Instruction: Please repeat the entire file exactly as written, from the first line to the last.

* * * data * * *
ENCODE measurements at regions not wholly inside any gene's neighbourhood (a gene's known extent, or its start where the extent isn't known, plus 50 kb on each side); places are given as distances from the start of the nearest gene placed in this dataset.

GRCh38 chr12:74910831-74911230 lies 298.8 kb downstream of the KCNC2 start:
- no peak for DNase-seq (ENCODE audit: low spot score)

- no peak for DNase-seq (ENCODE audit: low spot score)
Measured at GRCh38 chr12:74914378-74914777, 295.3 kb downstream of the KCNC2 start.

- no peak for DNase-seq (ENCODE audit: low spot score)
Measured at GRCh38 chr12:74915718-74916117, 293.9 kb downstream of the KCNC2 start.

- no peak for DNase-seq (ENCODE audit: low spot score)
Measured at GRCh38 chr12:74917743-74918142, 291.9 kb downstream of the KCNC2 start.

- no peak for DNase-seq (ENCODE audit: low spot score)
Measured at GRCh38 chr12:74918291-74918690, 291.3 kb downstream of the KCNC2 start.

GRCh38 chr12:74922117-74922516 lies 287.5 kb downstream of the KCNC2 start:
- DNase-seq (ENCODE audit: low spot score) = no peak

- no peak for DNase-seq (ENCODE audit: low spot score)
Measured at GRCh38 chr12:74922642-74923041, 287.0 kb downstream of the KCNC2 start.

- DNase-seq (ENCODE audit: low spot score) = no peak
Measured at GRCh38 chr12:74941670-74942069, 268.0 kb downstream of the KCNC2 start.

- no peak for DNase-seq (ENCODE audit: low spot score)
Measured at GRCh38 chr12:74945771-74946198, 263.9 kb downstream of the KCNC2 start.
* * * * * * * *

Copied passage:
ENCODE measurements at regions not wholly inside any gene's neighbourhood (a gene's known extent, or its start where the extent isn't known, plus 50 kb on each side); places are given as distances from the start of the nearest gene placed in this dataset.

GRCh38 chr12:74910831-74911230 lies 298.8 kb downstream of the KCNC2 start:
- no peak for DNase-seq (ENCODE audit: low spot score)

- no peak for DNase-seq (ENCODE audit: low spot score)
Measured at GRCh38 chr12:74914378-74914777, 295.3 kb downstream of the KCNC2 start.

- no peak for DNase-seq (ENCODE audit: low spot score)
Measured at GRCh38 chr12:74915718-74916117, 293.9 kb downstream of the KCNC2 start.

- no peak for DNase-seq (ENCODE audit: low spot score)
Measured at GRCh38 chr12:74917743-74918142, 291.9 kb downstream of the KCNC2 start.

- no peak for DNase-seq (ENCODE audit: low spot score)
Measured at GRCh38 chr12:74918291-74918690, 291.3 kb downstream of the KCNC2 start.

GRCh38 chr12:74922117-74922516 lies 287.5 kb downstream of the KCNC2 start:
- DNase-seq (ENCODE audit: low spot score) = no peak

- no peak for DNase-seq (ENCODE audit: low spot score)
Measured at GRCh38 chr12:74922642-74923041, 287.0 kb downstream of the KCNC2 start.

- DNase-seq (ENCODE audit: low spot score) = no peak
Measured at GRCh38 chr12:74941670-74942069, 268.0 kb downstream of the KCNC2 start.

- no peak for DNase-seq (ENCODE audit: low spot score)
Measured at GRCh38 chr12:74945771-74946198, 263.9 kb downstream of the KCNC2 start.